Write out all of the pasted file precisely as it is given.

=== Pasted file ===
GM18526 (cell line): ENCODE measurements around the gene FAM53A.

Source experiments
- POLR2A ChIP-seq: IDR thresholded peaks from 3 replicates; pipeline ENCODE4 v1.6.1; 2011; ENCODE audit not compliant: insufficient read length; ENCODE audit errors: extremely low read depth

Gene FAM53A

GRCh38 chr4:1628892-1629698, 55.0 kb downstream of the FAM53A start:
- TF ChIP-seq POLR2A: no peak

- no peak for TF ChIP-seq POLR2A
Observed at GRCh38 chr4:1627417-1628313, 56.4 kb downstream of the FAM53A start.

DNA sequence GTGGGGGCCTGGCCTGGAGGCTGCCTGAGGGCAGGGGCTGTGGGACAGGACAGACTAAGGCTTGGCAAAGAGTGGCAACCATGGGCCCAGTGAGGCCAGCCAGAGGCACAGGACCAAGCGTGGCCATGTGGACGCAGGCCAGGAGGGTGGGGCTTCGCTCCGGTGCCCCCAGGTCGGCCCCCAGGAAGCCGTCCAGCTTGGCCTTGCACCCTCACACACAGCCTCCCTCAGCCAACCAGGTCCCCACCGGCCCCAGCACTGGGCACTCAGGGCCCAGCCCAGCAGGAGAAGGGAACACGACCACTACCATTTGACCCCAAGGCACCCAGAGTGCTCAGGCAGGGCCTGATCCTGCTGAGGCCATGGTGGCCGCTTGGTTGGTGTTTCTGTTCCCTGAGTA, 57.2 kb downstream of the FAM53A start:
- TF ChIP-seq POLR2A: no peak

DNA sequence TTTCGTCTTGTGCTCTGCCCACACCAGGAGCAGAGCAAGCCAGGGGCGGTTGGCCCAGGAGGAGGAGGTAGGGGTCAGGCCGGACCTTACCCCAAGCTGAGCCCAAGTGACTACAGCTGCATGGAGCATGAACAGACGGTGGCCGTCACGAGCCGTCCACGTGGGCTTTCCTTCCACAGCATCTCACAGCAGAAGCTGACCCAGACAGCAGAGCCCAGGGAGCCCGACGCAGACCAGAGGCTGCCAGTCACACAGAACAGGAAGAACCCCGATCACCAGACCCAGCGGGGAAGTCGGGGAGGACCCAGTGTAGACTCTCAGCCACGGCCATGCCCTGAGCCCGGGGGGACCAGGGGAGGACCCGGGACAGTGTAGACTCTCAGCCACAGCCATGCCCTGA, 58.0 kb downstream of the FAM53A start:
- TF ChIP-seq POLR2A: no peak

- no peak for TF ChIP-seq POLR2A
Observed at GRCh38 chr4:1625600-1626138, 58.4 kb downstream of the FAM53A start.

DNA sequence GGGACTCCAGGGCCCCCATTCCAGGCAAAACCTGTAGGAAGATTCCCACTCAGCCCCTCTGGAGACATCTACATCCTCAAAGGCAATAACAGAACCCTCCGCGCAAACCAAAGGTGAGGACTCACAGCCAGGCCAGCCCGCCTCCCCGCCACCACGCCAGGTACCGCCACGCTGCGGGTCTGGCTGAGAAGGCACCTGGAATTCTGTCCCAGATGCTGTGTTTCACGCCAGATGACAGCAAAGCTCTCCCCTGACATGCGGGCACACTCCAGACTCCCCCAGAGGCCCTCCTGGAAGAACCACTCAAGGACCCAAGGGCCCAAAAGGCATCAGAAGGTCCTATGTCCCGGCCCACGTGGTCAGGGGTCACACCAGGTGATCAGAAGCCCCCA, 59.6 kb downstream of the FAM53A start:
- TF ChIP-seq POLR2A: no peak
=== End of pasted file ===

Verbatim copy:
GM18526 (cell line): ENCODE measurements around the gene FAM53A.

Source experiments
- POLR2A ChIP-seq: IDR thresholded peaks from 3 replicates; pipeline ENCODE4 v1.6.1; 2011; ENCODE audit not compliant: insufficient read length; ENCODE audit errors: extremely low read depth

Gene FAM53A

GRCh38 chr4:1628892-1629698, 55.0 kb downstream of the FAM53A start:
- TF ChIP-seq POLR2A: no peak

- no peak for TF ChIP-seq POLR2A
Observed at GRCh38 chr4:1627417-1628313, 56.4 kb downstream of the FAM53A start.

DNA sequence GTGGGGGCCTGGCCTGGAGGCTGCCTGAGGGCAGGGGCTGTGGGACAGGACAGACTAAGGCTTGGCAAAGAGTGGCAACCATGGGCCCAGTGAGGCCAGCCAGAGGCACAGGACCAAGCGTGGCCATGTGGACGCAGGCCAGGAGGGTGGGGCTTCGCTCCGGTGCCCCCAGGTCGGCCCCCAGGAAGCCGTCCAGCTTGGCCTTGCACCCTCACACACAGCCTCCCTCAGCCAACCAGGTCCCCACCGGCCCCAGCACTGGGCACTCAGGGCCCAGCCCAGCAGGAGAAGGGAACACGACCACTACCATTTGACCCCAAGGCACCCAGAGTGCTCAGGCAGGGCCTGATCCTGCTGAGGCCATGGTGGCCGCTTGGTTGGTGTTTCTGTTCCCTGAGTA, 57.2 kb downstream of the FAM53A start:
- TF ChIP-seq POLR2A: no peak

DNA sequence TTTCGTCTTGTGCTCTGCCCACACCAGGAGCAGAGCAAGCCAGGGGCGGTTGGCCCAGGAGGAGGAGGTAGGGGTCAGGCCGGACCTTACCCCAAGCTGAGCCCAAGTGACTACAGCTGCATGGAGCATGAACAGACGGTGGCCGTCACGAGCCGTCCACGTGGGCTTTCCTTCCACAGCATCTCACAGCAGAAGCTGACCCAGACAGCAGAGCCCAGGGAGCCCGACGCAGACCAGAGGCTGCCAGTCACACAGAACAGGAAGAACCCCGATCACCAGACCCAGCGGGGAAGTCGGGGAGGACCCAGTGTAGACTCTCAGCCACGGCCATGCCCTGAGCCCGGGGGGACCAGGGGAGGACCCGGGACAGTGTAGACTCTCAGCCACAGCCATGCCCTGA, 58.0 kb downstream of the FAM53A start:
- TF ChIP-seq POLR2A: no peak

- no peak for TF ChIP-seq POLR2A
Observed at GRCh38 chr4:1625600-1626138, 58.4 kb downstream of the FAM53A start.

DNA sequence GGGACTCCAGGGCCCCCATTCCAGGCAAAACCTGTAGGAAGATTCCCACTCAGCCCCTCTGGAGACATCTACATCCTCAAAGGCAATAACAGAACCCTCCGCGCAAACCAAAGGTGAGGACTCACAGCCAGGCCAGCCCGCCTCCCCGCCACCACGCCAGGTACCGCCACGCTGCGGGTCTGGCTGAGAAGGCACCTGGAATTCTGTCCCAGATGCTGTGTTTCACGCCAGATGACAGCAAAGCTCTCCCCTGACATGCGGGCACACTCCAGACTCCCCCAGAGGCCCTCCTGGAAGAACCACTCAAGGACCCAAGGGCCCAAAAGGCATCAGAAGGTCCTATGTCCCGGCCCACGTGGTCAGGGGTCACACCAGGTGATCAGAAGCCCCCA, 59.6 kb downstream of the FAM53A start:
- TF ChIP-seq POLR2A: no peak